When I started travelling to student recruitment events in Asia, I was delighted by the respect that was voiced by people who could afford to send their children to any university in the world. "Your fees are very high but everyone knows that you cannot buy your way through a British university. Once you have a British degree you have a qualification that is respected everywhere," was the sort of comment I was hearing.
It was about eight years ago when I first had cause to doubt that there was universal honesty in British higher education. I was at a British Council education exhibition in Tokyo, and I was approached by a series of young women who were interested in studying for a master's degree in English literature.
These were perfectly capable students who had undergraduate degrees in English literature from respectable Japanese universities, but they had studied Shakespeare, Dickens, Hardy and so on, in Japanese translation. They lacked only one quality that might allow them to be successful in a British university - their command of the English language was such that we were unable to conduct a basic conversation, and I had to use an interpreter to convey the message that they would need to study the language for at least a year and more likely two, before they would have any hope of being admitted to a master's in the UK.
One of my colleagues from a college of higher education appeared. Our conversation went something like this.
"Are you turning these girls down, Robert?"
"They don't speak or understand any English."
"We don't care about that. We are desperate for the money. Send them to me. I'll sign them up right away."
I digested this for a while and then went to speak to him.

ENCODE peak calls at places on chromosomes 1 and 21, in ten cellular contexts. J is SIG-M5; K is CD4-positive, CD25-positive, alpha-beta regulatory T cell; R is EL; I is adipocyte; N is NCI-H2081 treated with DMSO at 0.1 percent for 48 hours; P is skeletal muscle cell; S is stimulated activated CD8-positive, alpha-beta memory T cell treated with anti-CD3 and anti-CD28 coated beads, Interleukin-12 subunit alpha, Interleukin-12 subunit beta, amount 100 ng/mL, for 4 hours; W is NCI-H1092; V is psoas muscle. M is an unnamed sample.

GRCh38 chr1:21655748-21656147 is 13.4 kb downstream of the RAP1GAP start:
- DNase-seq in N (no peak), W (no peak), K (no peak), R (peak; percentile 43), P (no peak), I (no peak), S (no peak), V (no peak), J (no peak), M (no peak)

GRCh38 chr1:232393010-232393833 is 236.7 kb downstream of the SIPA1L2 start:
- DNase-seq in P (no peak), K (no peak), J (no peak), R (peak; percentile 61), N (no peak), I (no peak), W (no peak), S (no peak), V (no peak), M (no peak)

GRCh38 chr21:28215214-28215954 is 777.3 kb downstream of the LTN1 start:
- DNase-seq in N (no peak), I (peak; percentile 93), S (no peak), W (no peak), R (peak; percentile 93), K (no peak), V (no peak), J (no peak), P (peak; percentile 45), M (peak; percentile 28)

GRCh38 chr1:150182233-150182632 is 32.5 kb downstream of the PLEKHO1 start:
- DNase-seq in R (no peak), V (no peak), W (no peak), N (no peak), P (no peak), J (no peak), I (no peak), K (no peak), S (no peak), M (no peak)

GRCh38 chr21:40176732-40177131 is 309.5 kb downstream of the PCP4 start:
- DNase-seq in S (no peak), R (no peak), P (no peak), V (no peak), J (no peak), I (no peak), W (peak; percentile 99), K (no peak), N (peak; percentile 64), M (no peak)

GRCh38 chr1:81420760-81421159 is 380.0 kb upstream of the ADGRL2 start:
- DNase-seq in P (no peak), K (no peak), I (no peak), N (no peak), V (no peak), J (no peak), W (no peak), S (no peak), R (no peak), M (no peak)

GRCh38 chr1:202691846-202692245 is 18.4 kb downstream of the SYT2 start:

"I don't think this is fair. You are going to let them come to the UK, and accept a large sum of money, knowing that they have no hope of getting a master's."
"Don't worry. They will get a master's OK. The kind of master's we do is not the sort you offer at London University. We will teach them some English; they can struggle through a little Shakespeare or Dickens, and get a master's at the end. We get the money; they get a year in England, improve their language and get a qualification; and everybody is happy."
"But how can they write a half-decent thesis?"
"Well, of course, they write something that is absolute rubbish and then I `improve' it for them. That is all part of the deal."
I was not too concerned to discover that that there was a part of the British higher education system where standards were less than rigorous. Every university system in the world has a pecking order. This conversation taught me that at the bottom of our system, standards were a great deal lower than those of the traditional universities. I reasoned that in Japan, that most hierarchical of countries, students would understand that they were entering one of the weakest parts of the British system.
Over the next few years it became obvious to everyone on the student recruitment circuit that the dash for cash was resulting in a plummeting of standards of honesty in the behaviour of more and more universities. Representatives of the recently upgraded polytechnics vied with each other in telling anecdotes about the recruitment practices of their rivals. Universities that offered entry to the second year of degree courses to applicants with little more than a GCSE were bitterly critical of rivals who offered entry to the final year. There were stories of a university that admitted a student who had failed GCSE maths three times to the final year of a degree in engineering; of students with three Fs in A- level being awarded scholarships; of teachers being offered pounds 500 for each student they supplied to certain universities. I believe all of these stories, but it is difficult to obtain evidence, for universities have a tendency not to boast of such practices and students who are given an easy route to a degree are unlikely to complain.
However, my position as someone who attended British education exhibitions on a regular basis and who received applications from students who also applied elsewhere or who had studied already in the UK, allowed me to build up an accurate picture of what was going on in what a British Council advertising slogan describes as "A Quality Education".
At an event in Kuala Lumpur I was approached by a man who had done badly in STM, the local equivalent of GCSE, and had then completed a one-year course at a private computing school. These qualifications were well short of A-level but he was able to show me letters offering entry to the final year at three of the new universities.